Women's Day and Whisky

We can pretend all we want that men and women are treated equally in society but in reality, the truth is very far from it. Given that a few decades ago it was worse and education has alleviated the situation a bit, but ask yourself, has it really made a huge difference in the lives of women across the world? It may be hard to eradicate century-old practices and beliefs that feed misogyny, patriarchy, and violence but it would be great if things moved faster. For instance, ask any woman the number of times bartenders have assumed they’d order anything but whisky-- maybe whisky-based cocktails at most, but no way can she order whisky on the rocks. Well, here’s bursting that bubble—she can.  Women can like any liquor and whisky is in no way an exception. It’s not a man’s drink. On this Women’s Day, let us abandon such false notions.

Having established that, let us examine how the Prohibition Era saw a rise in the number of women who not just bootlegged whisky but also crafted their own moonshine. Without taking away Al Capone or Bill McCoy’s credentials, let us give women like Texas Guinan, Henhouse Bootlegger, Moonshine Mary, and Esther Clark what they deserve. If your ideologies prompt you to be pro-prohibition, you will be disappointed to know that a few of these incredible women bootleggers shaped the direction of the protest movement as well as the future of moonshine. However, not everyone can truly appreciate these criminal-minded geniuses for they have broken laws and murdered men. In fact, Moonshine Mary did kill a man in cold blood for providing her with bad liquor. Meanwhile, federal authorities found over 5,000 dollars cash on Mary White when she was peddling moonshine. The ‘queen of bootlegging’ title though should be claimed by the infamous Gertrude “Cleo” Lythgoe. She was a majestic-looking American who could easily be mistaken for a Russian. Cleo had connection to a British liquor distributor and license to sell in Nassau, Bahama. At first, she bootlegged using The Real Bill McCoy’s boats but there was very little money to make there. So, she started commissioning her own boats. This is when U.S. authorities began tracking her, but unlike all other bootleggers, she enjoyed the limelight and spoke to the media frequently. Men, from the Bahamas to the United States fell for her and wrote to her but Cleo, the woman who was worth a million dollars knew that she didn’t need a man to tell her what she should be doing. She preferred both her independence and her means of making money.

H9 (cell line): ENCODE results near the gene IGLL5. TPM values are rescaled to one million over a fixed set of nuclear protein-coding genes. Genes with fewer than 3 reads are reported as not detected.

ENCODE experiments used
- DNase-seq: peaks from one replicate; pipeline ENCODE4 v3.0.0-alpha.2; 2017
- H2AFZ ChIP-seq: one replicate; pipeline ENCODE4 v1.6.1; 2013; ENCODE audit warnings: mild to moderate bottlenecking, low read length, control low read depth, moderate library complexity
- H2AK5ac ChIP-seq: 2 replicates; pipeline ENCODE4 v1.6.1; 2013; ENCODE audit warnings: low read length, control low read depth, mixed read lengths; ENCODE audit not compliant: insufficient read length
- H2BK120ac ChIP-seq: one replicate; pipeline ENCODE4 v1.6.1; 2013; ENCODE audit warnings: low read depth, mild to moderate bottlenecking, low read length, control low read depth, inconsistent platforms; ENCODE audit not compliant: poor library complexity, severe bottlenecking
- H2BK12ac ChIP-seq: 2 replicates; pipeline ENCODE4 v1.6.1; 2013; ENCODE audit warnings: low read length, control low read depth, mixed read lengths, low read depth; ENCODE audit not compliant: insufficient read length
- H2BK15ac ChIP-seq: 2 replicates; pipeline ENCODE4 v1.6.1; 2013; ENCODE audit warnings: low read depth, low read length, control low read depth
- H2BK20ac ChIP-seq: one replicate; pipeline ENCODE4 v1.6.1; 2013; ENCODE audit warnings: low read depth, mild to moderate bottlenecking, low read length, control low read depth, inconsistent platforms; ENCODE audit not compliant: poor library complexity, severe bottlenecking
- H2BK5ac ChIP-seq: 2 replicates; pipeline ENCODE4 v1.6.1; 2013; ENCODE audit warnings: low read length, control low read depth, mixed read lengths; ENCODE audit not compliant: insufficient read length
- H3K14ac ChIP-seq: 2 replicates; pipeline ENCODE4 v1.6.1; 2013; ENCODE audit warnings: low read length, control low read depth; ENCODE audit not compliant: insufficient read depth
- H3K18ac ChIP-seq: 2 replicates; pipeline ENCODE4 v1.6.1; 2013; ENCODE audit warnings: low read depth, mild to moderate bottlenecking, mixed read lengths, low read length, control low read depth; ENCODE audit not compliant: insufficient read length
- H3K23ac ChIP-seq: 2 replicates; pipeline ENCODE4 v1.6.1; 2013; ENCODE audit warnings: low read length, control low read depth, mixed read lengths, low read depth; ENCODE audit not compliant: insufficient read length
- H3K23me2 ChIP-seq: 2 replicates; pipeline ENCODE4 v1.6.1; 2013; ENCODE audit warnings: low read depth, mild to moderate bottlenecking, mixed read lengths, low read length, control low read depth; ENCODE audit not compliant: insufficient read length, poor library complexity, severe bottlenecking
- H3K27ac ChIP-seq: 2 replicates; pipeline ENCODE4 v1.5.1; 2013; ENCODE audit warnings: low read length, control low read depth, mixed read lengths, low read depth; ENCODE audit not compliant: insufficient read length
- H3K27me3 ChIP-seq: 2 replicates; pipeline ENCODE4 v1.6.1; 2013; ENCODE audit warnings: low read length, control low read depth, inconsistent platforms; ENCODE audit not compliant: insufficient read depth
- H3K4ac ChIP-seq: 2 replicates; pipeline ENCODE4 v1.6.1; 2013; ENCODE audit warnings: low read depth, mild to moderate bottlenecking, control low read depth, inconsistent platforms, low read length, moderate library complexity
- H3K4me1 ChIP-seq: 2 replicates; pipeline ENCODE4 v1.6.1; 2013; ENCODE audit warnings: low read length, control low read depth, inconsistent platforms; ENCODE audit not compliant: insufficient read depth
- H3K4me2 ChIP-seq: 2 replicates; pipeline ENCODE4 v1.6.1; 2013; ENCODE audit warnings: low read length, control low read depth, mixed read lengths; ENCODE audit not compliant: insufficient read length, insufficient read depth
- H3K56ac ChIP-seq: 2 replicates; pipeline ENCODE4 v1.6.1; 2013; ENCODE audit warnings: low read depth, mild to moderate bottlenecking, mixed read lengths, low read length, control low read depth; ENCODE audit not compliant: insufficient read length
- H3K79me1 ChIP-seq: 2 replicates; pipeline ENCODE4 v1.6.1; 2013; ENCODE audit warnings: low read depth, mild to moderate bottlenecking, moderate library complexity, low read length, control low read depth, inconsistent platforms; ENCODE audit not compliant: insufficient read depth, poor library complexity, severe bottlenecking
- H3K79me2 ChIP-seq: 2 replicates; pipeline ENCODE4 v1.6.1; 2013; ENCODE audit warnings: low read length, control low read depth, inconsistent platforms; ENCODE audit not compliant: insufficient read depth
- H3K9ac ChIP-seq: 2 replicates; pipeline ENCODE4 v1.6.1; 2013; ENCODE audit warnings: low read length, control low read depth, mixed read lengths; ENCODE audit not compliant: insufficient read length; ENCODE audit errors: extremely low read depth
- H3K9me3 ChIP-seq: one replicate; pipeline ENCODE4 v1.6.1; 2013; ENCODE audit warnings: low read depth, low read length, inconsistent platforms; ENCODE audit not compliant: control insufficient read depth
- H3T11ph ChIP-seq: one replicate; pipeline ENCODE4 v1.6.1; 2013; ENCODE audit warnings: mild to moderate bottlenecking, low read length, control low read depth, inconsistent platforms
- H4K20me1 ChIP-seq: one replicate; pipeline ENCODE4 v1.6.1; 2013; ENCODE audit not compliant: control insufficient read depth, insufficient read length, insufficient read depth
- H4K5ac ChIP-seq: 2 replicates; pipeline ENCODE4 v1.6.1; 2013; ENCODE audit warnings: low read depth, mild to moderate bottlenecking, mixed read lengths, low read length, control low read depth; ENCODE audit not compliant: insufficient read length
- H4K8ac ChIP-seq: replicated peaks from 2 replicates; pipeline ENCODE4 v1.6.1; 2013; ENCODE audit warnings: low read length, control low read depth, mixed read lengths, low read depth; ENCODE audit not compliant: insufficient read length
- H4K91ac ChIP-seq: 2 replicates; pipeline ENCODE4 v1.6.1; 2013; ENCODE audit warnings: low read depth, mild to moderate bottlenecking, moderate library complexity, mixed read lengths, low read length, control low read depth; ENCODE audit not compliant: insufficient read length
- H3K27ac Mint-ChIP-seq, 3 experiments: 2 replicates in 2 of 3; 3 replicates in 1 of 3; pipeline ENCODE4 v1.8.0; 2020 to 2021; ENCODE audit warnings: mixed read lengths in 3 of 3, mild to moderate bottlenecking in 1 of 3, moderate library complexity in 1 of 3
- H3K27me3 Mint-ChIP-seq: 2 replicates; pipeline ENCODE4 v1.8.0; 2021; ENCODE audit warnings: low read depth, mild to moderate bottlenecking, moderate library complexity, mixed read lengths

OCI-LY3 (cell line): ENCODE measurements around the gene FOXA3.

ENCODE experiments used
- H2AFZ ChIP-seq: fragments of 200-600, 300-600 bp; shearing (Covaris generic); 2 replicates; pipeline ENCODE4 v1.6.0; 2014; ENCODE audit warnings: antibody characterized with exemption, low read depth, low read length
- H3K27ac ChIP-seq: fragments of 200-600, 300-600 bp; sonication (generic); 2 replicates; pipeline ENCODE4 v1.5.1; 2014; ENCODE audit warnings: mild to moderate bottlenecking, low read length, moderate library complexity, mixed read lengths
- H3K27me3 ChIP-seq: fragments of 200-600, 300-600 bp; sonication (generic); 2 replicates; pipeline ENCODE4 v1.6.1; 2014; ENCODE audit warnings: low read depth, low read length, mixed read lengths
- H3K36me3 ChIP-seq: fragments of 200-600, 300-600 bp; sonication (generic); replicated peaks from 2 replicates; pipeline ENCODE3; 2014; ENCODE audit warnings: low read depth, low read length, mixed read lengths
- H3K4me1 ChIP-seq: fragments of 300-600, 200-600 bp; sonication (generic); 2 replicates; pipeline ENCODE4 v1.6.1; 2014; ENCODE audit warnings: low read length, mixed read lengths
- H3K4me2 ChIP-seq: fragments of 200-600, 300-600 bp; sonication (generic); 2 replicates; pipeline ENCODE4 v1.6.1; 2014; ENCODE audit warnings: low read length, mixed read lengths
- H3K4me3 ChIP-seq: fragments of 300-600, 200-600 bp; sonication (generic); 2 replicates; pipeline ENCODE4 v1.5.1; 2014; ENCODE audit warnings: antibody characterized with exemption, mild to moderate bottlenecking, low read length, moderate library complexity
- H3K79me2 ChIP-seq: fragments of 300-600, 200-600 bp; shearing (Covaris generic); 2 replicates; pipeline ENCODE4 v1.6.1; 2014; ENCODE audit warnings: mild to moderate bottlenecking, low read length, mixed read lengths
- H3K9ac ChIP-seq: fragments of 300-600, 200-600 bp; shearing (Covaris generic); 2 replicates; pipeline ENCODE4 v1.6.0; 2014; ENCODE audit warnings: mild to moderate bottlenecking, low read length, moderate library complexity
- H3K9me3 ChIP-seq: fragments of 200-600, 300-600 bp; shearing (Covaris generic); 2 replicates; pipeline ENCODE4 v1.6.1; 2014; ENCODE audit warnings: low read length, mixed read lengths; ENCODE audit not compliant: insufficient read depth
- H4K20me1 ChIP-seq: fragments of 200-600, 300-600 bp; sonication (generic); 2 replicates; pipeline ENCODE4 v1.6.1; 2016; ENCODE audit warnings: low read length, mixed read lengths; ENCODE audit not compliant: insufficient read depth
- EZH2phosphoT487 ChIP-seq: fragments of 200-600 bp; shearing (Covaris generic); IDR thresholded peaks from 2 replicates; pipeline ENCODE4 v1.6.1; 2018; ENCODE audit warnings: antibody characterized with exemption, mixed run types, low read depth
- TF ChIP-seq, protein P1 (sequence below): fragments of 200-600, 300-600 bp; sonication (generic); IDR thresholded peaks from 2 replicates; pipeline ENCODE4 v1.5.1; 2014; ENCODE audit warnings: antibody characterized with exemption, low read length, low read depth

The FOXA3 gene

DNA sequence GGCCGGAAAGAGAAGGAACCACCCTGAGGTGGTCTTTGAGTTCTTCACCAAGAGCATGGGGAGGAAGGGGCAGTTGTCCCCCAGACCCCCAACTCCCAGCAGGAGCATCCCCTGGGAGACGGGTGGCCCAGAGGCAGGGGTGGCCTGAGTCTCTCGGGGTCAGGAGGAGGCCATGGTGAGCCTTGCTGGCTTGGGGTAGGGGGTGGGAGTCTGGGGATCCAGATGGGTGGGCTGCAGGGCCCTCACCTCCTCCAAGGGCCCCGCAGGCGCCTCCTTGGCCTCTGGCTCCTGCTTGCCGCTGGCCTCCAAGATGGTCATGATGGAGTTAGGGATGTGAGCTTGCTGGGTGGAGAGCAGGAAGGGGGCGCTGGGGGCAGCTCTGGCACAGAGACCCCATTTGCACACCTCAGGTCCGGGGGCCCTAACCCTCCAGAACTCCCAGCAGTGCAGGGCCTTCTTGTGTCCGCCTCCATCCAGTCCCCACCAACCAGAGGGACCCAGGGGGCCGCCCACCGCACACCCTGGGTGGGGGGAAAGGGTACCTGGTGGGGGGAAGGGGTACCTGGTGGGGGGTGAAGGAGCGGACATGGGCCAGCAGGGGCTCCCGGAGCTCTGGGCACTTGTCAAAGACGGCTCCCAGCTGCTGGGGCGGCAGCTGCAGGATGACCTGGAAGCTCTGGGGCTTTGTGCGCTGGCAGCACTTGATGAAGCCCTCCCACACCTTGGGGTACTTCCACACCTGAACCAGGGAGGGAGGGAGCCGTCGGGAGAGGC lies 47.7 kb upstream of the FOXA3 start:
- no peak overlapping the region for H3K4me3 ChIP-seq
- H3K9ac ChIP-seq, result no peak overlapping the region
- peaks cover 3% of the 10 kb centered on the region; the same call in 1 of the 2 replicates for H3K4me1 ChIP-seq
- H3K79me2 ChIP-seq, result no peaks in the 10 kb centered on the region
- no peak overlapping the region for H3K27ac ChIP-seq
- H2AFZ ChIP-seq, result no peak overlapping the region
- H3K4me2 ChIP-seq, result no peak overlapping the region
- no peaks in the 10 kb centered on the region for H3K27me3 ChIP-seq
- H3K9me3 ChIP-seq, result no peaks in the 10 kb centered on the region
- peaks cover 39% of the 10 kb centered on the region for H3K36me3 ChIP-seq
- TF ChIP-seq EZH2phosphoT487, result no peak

While we are there, this Women’s Day, let’s also make a conscious effort at respecting all professions. Over the years we have all seen how specific kinds of work are looked down upon. Domestic help or cabin crew members, particularly if women, have often been subjected to adverse statements. But just contemplate, where would we be without them?

Now let’s get back to where we started—Women’s Day and whisky. Every year, The Birmingham Whisky Club organizes an event to celebrate International Women’s Day. From tasting unique drams to meeting phenomenal whisky women like Rita Taketsuru and Ellen Jane Corrigan, you could do a lot and we think a visit to the event might be very rewarding. In case, you aren’t very social, you could always sit at home with a bottle of Jameson Irish Whiskey and Netflix The Peaky Blinders.

If you are a woman and looking for something new to do this Women’s Day, take a leaf out of our book and join the ‘Women Who Whisky’ Club. It’s liberating to be a part of a club that is only for women—like-minded, whisky-loving women.

Next time you settle down with your dram, raise a toast to Bessie Williams, the first woman to manage and own a scotch whisky distillery during the 20th century.

The History of Canadian Whisky